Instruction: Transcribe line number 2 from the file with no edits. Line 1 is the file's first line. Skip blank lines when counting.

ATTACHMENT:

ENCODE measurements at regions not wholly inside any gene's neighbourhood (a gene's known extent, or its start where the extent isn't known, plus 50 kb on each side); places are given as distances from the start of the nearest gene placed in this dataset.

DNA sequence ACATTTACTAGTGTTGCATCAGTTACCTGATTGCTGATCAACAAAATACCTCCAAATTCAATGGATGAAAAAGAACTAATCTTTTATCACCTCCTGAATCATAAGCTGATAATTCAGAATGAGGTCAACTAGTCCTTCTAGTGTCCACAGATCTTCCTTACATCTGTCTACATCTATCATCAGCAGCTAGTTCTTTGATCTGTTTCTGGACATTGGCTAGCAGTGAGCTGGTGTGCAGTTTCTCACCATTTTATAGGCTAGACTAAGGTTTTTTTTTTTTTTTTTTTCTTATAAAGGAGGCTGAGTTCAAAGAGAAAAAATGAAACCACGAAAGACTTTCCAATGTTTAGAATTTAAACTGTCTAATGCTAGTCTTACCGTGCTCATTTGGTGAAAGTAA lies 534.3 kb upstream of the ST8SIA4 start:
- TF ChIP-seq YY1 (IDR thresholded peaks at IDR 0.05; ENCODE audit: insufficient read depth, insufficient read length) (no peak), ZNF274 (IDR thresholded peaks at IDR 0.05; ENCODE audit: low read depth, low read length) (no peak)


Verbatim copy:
DNA sequence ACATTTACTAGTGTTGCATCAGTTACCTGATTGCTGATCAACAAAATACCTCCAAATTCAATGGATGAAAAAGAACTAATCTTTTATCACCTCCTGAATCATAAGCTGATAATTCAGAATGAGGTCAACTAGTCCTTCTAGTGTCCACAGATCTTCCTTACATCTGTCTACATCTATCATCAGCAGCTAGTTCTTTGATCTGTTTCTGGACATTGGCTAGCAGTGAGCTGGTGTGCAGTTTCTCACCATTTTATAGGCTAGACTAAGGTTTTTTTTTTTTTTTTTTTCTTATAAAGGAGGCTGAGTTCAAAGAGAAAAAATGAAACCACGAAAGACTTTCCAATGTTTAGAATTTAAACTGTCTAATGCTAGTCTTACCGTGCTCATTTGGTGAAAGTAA lies 534.3 kb upstream of the ST8SIA4 start: